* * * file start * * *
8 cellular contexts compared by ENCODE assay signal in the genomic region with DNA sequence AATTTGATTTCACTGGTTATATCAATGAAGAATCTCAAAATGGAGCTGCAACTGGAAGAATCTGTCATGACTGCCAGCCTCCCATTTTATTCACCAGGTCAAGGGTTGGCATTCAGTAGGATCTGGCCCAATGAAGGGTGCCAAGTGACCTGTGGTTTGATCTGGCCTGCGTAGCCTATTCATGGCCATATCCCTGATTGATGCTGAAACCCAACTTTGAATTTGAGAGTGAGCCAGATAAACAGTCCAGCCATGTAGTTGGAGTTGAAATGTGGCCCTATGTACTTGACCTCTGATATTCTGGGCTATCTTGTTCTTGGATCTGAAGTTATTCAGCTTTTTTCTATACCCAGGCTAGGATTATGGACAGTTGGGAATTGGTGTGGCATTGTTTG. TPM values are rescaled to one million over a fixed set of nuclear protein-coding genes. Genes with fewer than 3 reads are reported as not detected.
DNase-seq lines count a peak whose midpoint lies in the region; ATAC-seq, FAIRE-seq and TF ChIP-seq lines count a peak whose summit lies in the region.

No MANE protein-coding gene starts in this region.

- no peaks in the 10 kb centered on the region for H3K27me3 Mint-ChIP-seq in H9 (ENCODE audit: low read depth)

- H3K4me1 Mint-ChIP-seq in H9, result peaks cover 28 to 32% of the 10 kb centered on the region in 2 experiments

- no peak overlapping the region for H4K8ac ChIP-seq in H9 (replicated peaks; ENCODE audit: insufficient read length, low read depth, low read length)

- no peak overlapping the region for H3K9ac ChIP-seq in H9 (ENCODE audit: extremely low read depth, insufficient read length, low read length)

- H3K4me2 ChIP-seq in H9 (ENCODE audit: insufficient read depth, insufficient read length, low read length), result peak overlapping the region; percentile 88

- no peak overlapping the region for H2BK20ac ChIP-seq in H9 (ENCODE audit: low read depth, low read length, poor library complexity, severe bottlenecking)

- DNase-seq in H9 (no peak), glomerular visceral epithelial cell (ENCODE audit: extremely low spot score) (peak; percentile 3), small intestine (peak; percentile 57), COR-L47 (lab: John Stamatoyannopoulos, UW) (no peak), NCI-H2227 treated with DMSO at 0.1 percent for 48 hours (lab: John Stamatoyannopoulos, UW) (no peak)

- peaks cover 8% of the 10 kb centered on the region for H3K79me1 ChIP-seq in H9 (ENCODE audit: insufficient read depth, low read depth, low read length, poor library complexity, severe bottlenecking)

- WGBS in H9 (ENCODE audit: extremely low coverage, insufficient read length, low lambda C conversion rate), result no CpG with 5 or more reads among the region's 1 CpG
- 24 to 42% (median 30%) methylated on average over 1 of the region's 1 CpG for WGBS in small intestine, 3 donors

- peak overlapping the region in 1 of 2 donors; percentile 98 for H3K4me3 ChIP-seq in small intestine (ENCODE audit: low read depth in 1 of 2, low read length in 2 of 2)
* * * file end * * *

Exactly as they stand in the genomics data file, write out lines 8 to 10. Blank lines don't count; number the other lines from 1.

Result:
- H3K4me2 ChIP-seq in H9 (ENCODE audit: insufficient read depth, insufficient read length, low read length), result peak overlapping the region; percentile 88

- no peak overlapping the region for H2BK20ac ChIP-seq in H9 (ENCODE audit: low read depth, low read length, poor library complexity, severe bottlenecking)

- DNase-seq in H9 (no peak), glomerular visceral epithelial cell (ENCODE audit: extremely low spot score) (peak; percentile 3), small intestine (peak; percentile 57), COR-L47 (lab: John Stamatoyannopoulos, UW) (no peak), NCI-H2227 treated with DMSO at 0.1 percent for 48 hours (lab: John Stamatoyannopoulos, UW) (no peak)